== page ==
‘I’m not going to say the school has been a huge success until the exam results but I am hoping the grades will be higher than was expected of the boys when they left their previous schools to join our school. Trophies are nice but if we can get them through their exams and also win the trophies, and we get enough of them enjoying first-team training experience, that is all-round success.’

One triumph at the season’s end which the Academy could sit back and enjoy was England Under-17s winning the European Championships, beating the Netherlands on penalties in the final in Malta. Dominic Solanke (below left) and Izzy Brown (below right) were prominent in the England attack.

Chelsea

‘Some of our staff went out to the game, we had others away at the Hong Kong Soccer Sevens but there was a group of us together who went out for a meal and watched the game and everyone involved was proud of Izzy and Dominic, and the England team and staff,’ says Bath.

‘They played decent football and it is fantastic to see an England team become European champions. I do believe there is a lot of talent across all the clubs at the younger ages and let’s hope they get their opportunities across all the clubs in the future.’

It is a natural part of Chelsea Academy life that while some boys are looking forward to next season with the club, for others it is time to seek new challenges.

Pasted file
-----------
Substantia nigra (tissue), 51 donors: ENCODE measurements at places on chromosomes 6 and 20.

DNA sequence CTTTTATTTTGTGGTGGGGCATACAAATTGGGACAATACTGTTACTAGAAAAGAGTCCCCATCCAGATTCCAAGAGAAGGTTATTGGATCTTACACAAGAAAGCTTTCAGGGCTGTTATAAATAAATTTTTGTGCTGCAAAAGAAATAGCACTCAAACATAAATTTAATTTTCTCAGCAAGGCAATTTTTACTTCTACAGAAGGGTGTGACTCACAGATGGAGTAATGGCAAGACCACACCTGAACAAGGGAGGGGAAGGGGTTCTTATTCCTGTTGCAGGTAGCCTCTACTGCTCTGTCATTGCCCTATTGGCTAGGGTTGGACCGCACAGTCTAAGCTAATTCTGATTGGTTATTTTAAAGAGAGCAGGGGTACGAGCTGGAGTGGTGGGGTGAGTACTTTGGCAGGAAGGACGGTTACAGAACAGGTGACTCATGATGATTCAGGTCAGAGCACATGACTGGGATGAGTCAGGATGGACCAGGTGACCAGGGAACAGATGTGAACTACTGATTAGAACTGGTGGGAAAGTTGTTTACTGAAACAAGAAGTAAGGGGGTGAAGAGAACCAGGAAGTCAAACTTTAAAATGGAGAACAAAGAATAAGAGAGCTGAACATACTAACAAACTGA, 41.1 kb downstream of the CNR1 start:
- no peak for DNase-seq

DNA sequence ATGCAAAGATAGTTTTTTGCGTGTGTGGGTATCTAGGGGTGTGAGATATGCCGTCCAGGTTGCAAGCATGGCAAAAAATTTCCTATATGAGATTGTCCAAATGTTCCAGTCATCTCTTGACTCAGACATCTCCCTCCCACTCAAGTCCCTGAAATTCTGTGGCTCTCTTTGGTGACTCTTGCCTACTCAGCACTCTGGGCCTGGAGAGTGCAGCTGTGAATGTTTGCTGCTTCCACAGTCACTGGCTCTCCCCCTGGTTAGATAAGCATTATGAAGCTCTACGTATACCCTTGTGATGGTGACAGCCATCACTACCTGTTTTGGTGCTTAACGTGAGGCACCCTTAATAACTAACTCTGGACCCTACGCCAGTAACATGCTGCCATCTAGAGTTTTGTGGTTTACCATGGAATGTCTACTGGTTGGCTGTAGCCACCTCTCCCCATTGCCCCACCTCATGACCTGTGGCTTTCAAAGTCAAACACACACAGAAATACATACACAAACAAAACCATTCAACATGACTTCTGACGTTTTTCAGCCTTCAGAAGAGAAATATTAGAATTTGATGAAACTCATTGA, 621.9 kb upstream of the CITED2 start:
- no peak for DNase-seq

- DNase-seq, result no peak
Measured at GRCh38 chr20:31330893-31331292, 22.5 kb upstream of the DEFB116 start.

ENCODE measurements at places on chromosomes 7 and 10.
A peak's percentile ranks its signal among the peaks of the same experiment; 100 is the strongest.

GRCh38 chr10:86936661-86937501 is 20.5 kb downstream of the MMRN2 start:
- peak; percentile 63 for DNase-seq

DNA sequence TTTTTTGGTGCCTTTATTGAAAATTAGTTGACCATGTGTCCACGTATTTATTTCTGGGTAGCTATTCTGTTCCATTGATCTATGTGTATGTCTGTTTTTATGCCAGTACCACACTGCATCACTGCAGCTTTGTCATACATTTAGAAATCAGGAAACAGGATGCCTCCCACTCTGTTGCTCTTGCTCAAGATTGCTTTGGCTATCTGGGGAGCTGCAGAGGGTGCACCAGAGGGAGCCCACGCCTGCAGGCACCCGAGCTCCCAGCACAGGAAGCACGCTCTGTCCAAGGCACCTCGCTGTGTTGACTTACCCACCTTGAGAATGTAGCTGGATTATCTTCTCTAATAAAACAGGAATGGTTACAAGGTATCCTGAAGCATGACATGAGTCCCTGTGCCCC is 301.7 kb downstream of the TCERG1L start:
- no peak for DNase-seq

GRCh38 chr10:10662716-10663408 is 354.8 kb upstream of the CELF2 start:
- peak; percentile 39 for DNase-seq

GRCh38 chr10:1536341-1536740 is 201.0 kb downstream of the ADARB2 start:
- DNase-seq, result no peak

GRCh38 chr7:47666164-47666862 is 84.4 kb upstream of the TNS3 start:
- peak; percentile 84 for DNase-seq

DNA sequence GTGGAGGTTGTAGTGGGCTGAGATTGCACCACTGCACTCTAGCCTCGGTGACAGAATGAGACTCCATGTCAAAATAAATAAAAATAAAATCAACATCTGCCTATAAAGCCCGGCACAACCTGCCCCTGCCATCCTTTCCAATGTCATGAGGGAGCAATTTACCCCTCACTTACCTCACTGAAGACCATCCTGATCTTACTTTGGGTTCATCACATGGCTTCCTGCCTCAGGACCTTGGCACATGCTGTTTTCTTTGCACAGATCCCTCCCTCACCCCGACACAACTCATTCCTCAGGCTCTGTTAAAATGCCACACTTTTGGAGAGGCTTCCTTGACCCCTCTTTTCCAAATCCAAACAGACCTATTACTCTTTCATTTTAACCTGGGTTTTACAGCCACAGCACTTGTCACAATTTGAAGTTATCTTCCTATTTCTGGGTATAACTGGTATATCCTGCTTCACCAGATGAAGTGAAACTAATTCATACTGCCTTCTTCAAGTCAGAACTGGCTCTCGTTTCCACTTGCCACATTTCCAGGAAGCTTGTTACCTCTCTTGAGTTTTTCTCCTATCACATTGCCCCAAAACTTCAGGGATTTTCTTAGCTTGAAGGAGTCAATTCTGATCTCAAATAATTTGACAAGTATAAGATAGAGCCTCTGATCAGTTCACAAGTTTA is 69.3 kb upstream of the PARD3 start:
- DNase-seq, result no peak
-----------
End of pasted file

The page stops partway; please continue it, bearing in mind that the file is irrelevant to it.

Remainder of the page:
‘Although we talk a lot about positives and successes, it is unfortunately also the time of year when we can’t forget the boys we have to release,’ says Bath.

‘We would like to wish the boys well who have been with us a long, long time – Adam Nditi, Danny Pappoe, Milan Lalkovic, Ambrose Gnahore and Chike Kandi.

‘What is important is we do ask those boys to stay in contact and should they be struggling to find clubs in the future, we will certainly be here to help them in every way.

‘An example is four of the players we released last year we continued to employ in other roles with the Academy for a further year provided they also carried out some education studies. They didn’t go from Chelsea to maybe needing to get part-time jobs that wouldn’t allow them to do their studies – so our support consists of programmes such as that.

‘When you are developing talent, it is about recruitment staff identifying that talent. It is then about our people at the club inducting and developing the talent and then unfortunately some players get released, but a very important part of that programme is how we release people. It is important to us like winning is.’

Also a significant part of the Academy programme are the players who spend time away from Chelsea on loan. There were notable success stories on the pitch last season with George Saville a regular as Brentford won promotion from League One and Patrick Bamford’s goals helping Derby into the Championship play-off final, denied at the last by QPR.

‘We certainly say well done to those and there are many who performed well on loan last season,’ notes Bath.

‘Eddie Newton has a role for us with Steve Holland, watching and monitoring these players very carefully indeed. We certainly don’t forget the players who go out on loan and experience the real thing.’